The number of people granted permanent residency has fallen dramatically according to new numbers from the Justice Ministry.
Up to the end of September this year immigration authority UdlÃ¦ndingeservice had granted permanent residency to 525 people, compared with 1,796 in the same period the year before, a drop of 70 percent.
The number of rejected applications rose in the same period, from 1,486 last year to 2,449 this year.
According to Berlingske newspaper, the fall in approved applications coincides with the introduction of the point system that was introduced by the former Venstre and Konservative government with support from Danske Folkeparti (DF).
The point system tightened the requirements needed to be granted permanent residency, with higher demands on factors such as language and job skills.
Speaking to Berlingske, Peter Skaarup from DF said that the point system was not designed to reduce the number of people being granted permanent residency.
Â“It was to make people contribute to the Danish society,Â” Skaarup said. Â“I think the numbers will rise again as people start to be able to fulfil the requirements for work experience for instance. But no, it was not our goal for the number to drop so dramatically.Â”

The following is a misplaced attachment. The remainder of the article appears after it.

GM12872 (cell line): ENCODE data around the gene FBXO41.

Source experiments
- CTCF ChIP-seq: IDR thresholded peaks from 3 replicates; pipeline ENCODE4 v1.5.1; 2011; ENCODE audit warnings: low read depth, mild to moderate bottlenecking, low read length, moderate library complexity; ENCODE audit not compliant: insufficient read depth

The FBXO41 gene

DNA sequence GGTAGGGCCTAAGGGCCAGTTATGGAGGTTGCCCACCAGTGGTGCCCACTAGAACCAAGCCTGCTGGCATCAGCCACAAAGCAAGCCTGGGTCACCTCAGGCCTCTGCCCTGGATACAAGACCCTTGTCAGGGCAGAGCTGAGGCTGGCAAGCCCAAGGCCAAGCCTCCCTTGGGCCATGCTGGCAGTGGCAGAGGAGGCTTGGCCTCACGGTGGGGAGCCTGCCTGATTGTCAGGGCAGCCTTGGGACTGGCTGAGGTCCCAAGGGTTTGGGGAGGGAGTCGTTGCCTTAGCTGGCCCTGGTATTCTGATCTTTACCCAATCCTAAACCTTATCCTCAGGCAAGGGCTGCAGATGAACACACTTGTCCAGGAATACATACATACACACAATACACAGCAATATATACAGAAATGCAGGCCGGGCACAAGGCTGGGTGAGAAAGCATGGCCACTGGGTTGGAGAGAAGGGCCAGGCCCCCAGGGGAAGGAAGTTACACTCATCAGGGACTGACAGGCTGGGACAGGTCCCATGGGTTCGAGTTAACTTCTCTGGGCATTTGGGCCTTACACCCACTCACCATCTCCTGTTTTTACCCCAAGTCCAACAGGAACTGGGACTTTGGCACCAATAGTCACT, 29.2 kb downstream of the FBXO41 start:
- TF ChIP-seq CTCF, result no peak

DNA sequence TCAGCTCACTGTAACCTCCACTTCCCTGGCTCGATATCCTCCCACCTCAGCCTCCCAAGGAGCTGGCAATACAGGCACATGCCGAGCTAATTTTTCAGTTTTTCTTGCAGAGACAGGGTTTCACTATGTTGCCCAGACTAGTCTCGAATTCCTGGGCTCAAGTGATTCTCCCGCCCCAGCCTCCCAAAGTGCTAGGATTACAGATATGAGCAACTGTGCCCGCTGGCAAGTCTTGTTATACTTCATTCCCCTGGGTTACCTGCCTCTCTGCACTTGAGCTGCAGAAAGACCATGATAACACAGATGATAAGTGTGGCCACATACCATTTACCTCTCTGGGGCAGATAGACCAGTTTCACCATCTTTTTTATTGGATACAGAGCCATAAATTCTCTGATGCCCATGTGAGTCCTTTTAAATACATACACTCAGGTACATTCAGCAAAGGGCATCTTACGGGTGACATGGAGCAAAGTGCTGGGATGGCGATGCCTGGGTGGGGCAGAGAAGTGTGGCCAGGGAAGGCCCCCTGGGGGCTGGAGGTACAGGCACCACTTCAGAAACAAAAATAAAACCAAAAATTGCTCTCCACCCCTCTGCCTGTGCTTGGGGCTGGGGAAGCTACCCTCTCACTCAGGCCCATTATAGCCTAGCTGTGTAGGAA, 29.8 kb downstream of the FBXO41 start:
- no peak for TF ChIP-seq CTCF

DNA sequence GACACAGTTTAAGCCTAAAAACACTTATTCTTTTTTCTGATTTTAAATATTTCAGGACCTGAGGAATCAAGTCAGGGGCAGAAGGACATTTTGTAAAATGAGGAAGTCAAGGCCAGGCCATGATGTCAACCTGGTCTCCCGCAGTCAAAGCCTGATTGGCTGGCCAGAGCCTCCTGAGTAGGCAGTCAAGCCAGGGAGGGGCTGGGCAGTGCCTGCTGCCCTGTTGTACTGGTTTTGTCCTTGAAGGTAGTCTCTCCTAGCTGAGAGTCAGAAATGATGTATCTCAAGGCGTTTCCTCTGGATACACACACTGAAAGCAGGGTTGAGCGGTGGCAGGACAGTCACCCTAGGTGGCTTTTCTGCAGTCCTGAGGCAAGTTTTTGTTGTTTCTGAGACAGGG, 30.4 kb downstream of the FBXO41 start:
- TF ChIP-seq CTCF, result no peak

Despite these unintended consequences, Inger StÃ¸jberg, the immigration spokesperson for Venstre, argued that the point system had not backfired.
Â“The point was to attract immigrants to Denmark who could contribute to society and the numbers clearly show that many immigrants havenÂ’t fulfilled the requirements.Â”
The revelation comes in light of a study that showed that highly-educated foreigners were incredibly valuable to the economy, leaving the Danish state on average 900,000 kroner better off after they leave.
The new government has announced that it intends to abolish the point system and revisit many of the changes to immigration law, particularly those made in the last year, though so far it has not announced when these changes might take place.
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